Position, ride height and customizing to your personal needs are everything when carrying AIWB, in my experience. Sharp corners or edges, foam wedges and a sixteenth of an inch up or down can make all the difference between comfort and agony. I am convinced that the people who engineer holsters don't actually wear them all day, every day.
 

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What I don't carry much anymore, will eventually be going to my kids and grandkids....such is my logic presented to my wife when I get the itch for something new. 😁
 

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I like a good pancake, too (no relation to retired deputy), and my first was a Roy Baker back in the 70s, that fit both my M60 Chief and Charter Bulldog .44. Being southpaw, my left hip was often crammed up against an armrest, and crossdraw was a solution for that...and coats were normally worn open. In summer, it fit close enough front of the right hip to let a light shirt cover it well. I carry two today: left hip and crossdraw front of right hip...have come full circle. It's not a matter of conscious thought. What works for you may not work for anyone else...just that it DOES work for you. Glad we have so many choices.
 

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We all take the journey to find what works for us individually. It's part of life. I still carry similar to what I started out with. I prefer to carry my guns at the 4:30 or 7:30 positions when carrying. Concealed that is. For open carry when I'm in the woods I have a chest harness.

The biggest change I've made is to go from my SA XDM to carrying either my S&W M2.0 or now the Glock G40. I've gotten comfortable enough to not want guns with safeties that could help get me killed. By my own actions that is.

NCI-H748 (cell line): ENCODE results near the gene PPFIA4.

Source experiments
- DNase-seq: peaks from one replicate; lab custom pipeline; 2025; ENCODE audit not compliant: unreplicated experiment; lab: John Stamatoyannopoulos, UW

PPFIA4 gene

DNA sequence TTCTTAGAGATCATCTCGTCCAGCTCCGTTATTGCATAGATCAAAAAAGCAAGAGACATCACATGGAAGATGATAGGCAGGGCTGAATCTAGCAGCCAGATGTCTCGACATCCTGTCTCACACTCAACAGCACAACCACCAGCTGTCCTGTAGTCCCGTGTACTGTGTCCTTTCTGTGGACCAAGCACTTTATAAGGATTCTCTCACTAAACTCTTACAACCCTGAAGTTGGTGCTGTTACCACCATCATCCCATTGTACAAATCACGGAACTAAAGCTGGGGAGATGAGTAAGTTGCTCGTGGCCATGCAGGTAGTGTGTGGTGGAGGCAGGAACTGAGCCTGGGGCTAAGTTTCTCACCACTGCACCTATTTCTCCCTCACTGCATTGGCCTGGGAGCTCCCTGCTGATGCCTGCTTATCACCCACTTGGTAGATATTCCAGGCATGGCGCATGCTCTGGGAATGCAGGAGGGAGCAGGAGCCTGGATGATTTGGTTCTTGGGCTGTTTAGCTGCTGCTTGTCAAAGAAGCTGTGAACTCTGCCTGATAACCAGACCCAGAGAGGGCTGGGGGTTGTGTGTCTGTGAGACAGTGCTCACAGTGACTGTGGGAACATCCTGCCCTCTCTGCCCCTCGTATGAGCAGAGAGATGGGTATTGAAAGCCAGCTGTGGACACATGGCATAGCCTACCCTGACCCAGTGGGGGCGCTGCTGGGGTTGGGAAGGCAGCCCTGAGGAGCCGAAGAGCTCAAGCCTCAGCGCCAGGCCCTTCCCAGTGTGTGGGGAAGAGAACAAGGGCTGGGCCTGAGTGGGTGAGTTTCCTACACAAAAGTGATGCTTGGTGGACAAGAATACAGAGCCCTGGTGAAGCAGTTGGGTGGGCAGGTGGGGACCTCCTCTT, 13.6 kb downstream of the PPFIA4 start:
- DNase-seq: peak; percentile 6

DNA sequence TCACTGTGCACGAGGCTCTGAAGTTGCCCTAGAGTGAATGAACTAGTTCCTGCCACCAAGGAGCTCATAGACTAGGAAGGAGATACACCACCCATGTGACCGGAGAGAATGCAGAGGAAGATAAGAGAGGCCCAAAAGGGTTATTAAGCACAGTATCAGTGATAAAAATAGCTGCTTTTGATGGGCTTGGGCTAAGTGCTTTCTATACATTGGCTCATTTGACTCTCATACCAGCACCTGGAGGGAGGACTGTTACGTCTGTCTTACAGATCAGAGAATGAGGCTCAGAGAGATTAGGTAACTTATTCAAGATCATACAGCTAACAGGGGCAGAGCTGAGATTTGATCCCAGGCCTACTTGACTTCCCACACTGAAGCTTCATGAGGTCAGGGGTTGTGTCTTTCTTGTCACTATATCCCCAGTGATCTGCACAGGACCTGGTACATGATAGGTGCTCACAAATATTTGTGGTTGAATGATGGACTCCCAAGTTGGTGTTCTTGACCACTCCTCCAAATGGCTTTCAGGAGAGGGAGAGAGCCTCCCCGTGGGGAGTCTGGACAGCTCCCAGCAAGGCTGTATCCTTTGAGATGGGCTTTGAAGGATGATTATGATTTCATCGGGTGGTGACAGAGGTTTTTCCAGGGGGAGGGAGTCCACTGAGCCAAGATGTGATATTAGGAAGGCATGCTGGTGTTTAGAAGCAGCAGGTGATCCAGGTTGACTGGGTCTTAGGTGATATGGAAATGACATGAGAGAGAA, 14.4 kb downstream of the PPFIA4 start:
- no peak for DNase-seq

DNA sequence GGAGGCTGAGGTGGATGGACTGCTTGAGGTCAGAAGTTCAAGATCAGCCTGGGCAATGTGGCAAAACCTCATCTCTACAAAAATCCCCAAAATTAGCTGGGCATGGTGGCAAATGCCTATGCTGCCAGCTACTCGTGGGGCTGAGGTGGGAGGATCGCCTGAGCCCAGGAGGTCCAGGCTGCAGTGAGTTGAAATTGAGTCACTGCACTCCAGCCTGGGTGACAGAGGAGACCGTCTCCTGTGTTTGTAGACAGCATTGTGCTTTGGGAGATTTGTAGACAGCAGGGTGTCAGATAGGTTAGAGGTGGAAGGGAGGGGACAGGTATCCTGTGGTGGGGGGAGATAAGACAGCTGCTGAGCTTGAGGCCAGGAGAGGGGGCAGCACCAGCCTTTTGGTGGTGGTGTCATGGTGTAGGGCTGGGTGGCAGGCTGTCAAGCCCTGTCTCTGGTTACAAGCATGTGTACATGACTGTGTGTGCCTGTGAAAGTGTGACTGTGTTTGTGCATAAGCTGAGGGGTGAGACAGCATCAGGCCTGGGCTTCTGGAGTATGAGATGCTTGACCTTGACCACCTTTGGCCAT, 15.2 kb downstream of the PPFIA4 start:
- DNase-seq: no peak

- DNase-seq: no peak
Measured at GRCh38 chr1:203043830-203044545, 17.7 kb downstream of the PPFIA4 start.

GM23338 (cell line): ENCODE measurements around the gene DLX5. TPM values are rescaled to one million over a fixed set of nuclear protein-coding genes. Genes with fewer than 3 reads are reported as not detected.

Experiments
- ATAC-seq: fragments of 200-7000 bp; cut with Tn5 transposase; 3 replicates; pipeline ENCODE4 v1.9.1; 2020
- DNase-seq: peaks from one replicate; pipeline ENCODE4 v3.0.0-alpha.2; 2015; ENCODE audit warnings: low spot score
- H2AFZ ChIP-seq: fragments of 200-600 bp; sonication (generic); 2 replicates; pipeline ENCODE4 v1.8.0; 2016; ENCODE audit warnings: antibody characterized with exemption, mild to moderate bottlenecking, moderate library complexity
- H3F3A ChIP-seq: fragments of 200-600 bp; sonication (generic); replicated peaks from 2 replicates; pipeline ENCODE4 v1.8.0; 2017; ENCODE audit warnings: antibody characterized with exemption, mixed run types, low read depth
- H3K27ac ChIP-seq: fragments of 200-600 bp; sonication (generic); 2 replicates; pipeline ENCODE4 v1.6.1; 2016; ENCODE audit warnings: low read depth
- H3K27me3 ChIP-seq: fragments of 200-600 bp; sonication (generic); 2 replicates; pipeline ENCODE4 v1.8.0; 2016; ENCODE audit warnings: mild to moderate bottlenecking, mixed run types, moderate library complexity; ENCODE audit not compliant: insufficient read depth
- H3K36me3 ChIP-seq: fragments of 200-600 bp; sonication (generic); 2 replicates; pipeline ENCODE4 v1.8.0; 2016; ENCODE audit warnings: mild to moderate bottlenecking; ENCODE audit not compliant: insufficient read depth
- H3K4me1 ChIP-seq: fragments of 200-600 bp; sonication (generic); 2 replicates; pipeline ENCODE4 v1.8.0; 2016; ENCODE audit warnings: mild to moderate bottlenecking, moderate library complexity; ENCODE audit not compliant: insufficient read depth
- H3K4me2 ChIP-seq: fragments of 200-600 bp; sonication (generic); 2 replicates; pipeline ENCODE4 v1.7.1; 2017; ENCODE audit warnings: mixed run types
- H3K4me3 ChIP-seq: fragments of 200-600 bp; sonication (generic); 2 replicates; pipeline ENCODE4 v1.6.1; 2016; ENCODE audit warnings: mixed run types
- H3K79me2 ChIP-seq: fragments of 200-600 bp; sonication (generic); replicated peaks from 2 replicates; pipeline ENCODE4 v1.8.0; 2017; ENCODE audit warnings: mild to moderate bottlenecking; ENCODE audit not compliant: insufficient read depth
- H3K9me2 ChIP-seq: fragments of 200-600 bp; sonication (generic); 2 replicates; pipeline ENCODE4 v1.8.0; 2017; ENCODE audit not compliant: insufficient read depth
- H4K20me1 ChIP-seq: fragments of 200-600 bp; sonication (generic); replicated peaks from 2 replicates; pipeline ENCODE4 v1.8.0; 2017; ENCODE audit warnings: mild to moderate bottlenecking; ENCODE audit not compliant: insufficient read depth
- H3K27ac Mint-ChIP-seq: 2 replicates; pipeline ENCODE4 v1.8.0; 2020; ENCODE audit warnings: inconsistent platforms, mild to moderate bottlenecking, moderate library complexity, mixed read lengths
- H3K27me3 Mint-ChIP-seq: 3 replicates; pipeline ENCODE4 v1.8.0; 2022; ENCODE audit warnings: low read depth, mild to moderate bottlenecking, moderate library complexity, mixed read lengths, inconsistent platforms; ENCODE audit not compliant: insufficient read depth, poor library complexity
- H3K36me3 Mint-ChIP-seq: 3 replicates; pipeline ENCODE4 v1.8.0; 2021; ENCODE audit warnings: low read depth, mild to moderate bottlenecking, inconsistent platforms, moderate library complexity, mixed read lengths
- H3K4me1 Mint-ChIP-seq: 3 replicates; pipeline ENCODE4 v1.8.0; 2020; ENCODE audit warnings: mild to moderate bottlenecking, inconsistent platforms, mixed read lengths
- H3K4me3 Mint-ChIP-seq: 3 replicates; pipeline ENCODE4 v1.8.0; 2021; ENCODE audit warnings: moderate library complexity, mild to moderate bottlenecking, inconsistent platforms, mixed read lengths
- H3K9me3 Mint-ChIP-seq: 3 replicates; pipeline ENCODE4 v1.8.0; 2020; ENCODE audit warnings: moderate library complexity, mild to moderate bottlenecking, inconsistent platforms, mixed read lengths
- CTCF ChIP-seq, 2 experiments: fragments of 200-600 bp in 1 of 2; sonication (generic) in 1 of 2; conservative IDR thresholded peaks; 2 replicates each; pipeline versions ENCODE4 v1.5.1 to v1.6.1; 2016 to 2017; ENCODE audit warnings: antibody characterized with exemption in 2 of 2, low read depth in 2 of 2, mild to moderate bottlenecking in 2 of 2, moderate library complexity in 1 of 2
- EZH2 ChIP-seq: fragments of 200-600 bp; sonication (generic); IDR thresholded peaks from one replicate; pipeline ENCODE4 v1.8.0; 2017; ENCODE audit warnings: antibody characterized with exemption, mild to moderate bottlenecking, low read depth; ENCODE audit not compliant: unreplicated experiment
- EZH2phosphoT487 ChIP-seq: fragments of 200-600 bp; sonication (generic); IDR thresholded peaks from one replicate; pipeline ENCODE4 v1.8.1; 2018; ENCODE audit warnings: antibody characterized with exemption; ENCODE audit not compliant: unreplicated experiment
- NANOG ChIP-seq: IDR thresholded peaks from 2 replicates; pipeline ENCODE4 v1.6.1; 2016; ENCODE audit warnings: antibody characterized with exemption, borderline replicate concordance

One gun I have to find is a pocket revolver that fits my hands. I only started looking for that option in the past couple of years. Another, faster drawable, CC option appeals to me. Frankly, I chose the worst time to realize the effectiveness of a pocket gun. Good old hindsight.
 

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I have several Alien Gear iwb holsters and quite a few kydex shells. That's the holster system I've kind of gravitated to for several years now. Anything from a full size 1911, M&P 40 or Sig P320 to a Taurus GX4 or Sig P365 with a Romeo Zero. However, I injured my back Sunday doing some chores around the house and anything on the belt bugs me right now. The LCP gets the nod until my back is better. Front right pocket in the factory supplied holster is working just fine for now.

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I've only been concealed carrying full time for about 5 years now. IWB in every position from 3-5 o'clock hurts my back so much it's getting harder and harder to do for more than about 2 hours, then major trouble/pain for days in addition to the usual pain I'm used to. Having 4 broken vertebrae never really heals up, it seems. Had to quit pain meds many years ago, then also gave up alcohol years ago. Addictions didn't help anything.
Pocket carry has been my friend lately. I am, however, going to give AIWB one last serious try -- have a Tenicor Velo4 holster on the way. If that doesn't work, I'll just have to keep pocket carrying.
Strong side IWB carry, my go-to method for the first eight years of everyday carry, quit being even a remote possibility when I got down to about 195 pounds. It is simply too agonizing. That is when I started working with AIWB solutions.